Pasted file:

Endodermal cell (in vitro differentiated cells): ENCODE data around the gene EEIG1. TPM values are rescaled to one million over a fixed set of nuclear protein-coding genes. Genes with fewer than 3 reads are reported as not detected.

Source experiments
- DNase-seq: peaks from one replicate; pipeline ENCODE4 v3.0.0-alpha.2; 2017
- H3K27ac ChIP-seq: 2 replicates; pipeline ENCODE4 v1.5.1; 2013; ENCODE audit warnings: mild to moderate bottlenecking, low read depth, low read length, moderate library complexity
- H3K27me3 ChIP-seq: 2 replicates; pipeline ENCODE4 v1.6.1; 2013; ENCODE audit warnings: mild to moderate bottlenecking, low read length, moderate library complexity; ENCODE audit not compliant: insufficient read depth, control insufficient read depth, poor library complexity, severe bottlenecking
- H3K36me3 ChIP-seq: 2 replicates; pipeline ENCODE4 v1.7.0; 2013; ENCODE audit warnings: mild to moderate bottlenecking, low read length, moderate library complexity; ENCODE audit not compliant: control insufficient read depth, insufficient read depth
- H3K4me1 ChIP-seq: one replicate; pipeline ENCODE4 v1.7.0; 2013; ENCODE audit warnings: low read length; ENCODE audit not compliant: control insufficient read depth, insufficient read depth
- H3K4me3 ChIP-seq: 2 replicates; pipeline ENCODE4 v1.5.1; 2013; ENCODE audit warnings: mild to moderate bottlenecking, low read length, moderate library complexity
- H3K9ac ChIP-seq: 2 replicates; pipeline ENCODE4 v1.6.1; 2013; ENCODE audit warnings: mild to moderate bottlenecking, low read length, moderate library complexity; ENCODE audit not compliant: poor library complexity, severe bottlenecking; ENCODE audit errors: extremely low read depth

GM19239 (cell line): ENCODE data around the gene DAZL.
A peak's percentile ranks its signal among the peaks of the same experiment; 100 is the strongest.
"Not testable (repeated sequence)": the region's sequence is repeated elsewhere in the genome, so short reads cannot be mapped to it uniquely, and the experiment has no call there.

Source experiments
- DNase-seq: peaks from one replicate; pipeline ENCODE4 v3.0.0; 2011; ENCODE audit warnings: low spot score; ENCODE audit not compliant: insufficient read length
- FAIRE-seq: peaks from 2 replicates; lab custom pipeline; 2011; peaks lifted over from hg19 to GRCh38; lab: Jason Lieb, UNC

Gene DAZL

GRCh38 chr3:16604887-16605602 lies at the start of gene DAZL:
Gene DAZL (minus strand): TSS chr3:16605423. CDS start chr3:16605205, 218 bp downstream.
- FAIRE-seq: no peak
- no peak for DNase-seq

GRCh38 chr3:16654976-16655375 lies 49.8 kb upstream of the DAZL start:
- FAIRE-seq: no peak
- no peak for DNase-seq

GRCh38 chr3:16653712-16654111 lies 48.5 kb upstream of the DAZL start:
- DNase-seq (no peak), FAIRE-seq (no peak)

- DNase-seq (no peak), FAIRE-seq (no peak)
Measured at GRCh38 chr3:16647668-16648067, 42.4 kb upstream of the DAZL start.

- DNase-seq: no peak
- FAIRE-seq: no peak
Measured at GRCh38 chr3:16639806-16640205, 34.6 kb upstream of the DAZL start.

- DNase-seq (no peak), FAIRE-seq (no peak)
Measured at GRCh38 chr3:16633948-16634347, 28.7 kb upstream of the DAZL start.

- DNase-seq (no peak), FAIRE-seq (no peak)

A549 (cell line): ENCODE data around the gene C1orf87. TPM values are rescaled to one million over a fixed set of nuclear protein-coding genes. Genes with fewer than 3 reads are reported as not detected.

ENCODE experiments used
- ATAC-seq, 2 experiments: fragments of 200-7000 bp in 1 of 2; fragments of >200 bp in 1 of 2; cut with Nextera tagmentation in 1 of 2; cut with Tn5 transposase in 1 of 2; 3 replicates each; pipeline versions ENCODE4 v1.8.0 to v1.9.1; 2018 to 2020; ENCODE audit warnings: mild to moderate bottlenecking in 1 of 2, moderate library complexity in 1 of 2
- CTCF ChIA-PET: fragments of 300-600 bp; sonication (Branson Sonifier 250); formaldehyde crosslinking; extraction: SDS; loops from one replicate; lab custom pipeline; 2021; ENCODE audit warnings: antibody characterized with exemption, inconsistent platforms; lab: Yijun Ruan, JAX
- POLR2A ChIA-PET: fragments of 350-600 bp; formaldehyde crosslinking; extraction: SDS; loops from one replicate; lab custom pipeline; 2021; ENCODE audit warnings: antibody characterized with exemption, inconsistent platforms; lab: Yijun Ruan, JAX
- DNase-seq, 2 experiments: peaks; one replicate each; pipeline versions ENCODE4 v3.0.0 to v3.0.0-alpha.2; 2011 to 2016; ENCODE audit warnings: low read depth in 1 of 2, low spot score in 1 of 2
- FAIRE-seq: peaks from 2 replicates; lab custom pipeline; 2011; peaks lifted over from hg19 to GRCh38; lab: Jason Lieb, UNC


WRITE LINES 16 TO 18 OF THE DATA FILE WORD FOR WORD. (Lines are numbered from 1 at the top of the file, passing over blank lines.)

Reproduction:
Gene DAZL

GRCh38 chr3:16604887-16605602 lies at the start of gene DAZL:
Gene DAZL (minus strand): TSS chr3:16605423. CDS start chr3:16605205, 218 bp downstream.